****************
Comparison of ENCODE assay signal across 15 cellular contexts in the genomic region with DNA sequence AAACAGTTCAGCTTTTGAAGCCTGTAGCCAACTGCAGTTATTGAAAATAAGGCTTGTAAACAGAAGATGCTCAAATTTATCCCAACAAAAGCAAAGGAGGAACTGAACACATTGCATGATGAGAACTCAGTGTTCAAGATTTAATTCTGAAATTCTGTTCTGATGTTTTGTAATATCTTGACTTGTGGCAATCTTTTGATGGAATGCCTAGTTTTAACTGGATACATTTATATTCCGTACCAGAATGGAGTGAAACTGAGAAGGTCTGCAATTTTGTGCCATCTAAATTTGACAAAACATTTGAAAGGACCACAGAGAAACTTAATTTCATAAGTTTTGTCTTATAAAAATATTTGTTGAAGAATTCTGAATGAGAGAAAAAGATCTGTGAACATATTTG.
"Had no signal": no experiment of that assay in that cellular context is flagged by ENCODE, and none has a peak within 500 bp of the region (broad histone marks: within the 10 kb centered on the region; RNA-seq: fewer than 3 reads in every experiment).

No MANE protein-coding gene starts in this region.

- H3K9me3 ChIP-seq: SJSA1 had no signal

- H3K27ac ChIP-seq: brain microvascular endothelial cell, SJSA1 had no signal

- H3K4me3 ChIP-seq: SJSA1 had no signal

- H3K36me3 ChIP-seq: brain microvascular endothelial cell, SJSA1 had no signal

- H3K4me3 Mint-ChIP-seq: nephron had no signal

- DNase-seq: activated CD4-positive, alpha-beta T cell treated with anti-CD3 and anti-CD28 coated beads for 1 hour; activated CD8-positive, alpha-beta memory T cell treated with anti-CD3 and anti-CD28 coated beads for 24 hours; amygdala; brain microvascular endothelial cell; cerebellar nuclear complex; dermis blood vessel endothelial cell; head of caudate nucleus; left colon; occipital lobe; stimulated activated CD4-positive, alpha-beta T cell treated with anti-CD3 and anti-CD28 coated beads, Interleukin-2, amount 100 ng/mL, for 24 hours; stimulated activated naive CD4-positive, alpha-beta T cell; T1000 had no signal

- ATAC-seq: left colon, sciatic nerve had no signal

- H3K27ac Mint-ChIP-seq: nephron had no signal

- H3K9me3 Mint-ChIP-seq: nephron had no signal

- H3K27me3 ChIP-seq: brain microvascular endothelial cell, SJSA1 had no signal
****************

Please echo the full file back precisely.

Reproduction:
Comparison of ENCODE assay signal across 15 cellular contexts in the genomic region with DNA sequence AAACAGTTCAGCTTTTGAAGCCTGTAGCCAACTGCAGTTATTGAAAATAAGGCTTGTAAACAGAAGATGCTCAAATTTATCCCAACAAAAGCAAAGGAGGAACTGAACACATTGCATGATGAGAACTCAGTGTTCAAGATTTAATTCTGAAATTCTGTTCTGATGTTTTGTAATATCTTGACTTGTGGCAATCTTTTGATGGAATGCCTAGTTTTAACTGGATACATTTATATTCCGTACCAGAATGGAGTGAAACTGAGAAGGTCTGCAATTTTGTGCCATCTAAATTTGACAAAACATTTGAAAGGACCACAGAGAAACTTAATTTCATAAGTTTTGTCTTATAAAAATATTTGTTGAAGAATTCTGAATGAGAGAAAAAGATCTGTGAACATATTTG.
"Had no signal": no experiment of that assay in that cellular context is flagged by ENCODE, and none has a peak within 500 bp of the region (broad histone marks: within the 10 kb centered on the region; RNA-seq: fewer than 3 reads in every experiment).

No MANE protein-coding gene starts in this region.

- H3K9me3 ChIP-seq: SJSA1 had no signal

- H3K27ac ChIP-seq: brain microvascular endothelial cell, SJSA1 had no signal

- H3K4me3 ChIP-seq: SJSA1 had no signal

- H3K36me3 ChIP-seq: brain microvascular endothelial cell, SJSA1 had no signal

- H3K4me3 Mint-ChIP-seq: nephron had no signal

- DNase-seq: activated CD4-positive, alpha-beta T cell treated with anti-CD3 and anti-CD28 coated beads for 1 hour; activated CD8-positive, alpha-beta memory T cell treated with anti-CD3 and anti-CD28 coated beads for 24 hours; amygdala; brain microvascular endothelial cell; cerebellar nuclear complex; dermis blood vessel endothelial cell; head of caudate nucleus; left colon; occipital lobe; stimulated activated CD4-positive, alpha-beta T cell treated with anti-CD3 and anti-CD28 coated beads, Interleukin-2, amount 100 ng/mL, for 24 hours; stimulated activated naive CD4-positive, alpha-beta T cell; T1000 had no signal

- ATAC-seq: left colon, sciatic nerve had no signal

- H3K27ac Mint-ChIP-seq: nephron had no signal

- H3K9me3 Mint-ChIP-seq: nephron had no signal

- H3K27me3 ChIP-seq: brain microvascular endothelial cell, SJSA1 had no signal